- British American Tobacco South Africa is the biggest company in the nation's cigarette market
- After indicating that they would challenge the current tobacco ban, it appears the giant has had a sudden change of heart
- The group has announced it will halt legal action over the state in relation to the restrictions
British American Tobacco South Africa has revealed it won't be legally trying to legally strongarm the state into lifting the current bans.
The company had opted out of taking the matter to court, explaining in a statement that:
"We have taken the decision not to pursue legal action at this stage but, instead, to pursue further discussions with government on the formulation and application of the regulations under the Covid-19 lockdown."
This comes after the group received a response to the letter sent to the National Command Council, with BATSA saying it is "convinced that by working together we can find a better solution that works for all South Africans and removes the threat of criminal sanction from 11 million tobacco consumers in the country".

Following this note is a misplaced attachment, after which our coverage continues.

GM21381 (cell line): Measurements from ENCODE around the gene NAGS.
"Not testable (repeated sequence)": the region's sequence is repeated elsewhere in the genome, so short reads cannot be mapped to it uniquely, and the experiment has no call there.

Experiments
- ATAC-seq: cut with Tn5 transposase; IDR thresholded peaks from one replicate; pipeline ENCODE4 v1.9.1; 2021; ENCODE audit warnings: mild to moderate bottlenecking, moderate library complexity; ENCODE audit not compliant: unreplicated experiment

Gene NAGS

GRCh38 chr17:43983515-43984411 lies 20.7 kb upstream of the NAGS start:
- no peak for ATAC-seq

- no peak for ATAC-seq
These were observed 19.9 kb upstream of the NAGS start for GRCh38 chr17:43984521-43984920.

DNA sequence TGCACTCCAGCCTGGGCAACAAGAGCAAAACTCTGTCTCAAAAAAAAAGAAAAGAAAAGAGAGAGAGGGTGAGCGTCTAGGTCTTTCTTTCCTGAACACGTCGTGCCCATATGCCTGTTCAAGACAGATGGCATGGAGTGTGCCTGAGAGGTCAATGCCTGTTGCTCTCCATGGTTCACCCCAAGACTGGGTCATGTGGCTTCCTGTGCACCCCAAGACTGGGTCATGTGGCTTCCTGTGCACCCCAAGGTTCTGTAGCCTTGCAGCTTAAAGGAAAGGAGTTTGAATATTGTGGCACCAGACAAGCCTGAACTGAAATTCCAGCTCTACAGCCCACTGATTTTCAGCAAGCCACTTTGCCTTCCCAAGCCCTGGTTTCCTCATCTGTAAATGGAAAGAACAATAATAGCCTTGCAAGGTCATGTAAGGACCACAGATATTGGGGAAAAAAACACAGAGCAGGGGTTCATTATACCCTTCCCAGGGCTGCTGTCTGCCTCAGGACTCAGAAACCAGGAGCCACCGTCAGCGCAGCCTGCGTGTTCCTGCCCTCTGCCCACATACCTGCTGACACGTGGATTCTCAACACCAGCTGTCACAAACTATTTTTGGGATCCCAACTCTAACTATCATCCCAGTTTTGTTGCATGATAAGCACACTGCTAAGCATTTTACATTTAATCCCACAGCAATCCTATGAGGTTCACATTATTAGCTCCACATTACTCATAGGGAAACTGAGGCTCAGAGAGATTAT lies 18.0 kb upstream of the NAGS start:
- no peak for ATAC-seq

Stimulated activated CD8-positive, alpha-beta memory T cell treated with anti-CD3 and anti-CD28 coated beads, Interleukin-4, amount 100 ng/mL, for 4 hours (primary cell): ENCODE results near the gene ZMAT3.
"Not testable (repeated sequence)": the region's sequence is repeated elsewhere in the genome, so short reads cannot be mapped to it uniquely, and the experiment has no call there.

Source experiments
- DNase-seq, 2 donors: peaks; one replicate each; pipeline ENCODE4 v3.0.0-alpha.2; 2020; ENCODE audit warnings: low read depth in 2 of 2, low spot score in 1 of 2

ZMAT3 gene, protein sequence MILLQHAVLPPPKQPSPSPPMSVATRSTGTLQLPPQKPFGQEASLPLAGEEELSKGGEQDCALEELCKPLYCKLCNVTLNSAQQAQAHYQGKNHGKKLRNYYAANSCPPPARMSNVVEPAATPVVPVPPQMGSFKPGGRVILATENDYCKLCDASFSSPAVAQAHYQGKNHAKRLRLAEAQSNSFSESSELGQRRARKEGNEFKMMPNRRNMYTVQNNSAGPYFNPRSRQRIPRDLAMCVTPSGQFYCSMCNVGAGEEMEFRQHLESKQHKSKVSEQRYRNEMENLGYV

However, the company with a nearly 80% share in SA's cigarette market avoided revealing what the contents of the letter entailed.
But BATSA reiterated the view that illicit traders remain the sole beneficiaries of the current ban.
"Whilst BATSA supports the government in its mission to prevent the further spread of the virus, we believe it is vital that there is a renewed and stronger effort under Level Four to permanently close down the illegal supply lines of tobacco that have been established over the past number of weeks. Reopening the legal, taxed and regulated tobacco market must be part of the solution."
News24 reports that SA Revenue Service commissioner Edward Kieswetter had told Parliamentarians that the ban had done little to discourage the sale of cigarettes, prompting illegal sales to skyrocket.
Briefly.co.za reported that President Cyril Ramaphosa had dismissed speculation that the government had an alternative agenda when it came to the ban.
This comes after Nkosazana Dlamini-Zuma was accused of having personal ties to black market traders after she announced the government's u-turn on Level 4 tobacco sales.
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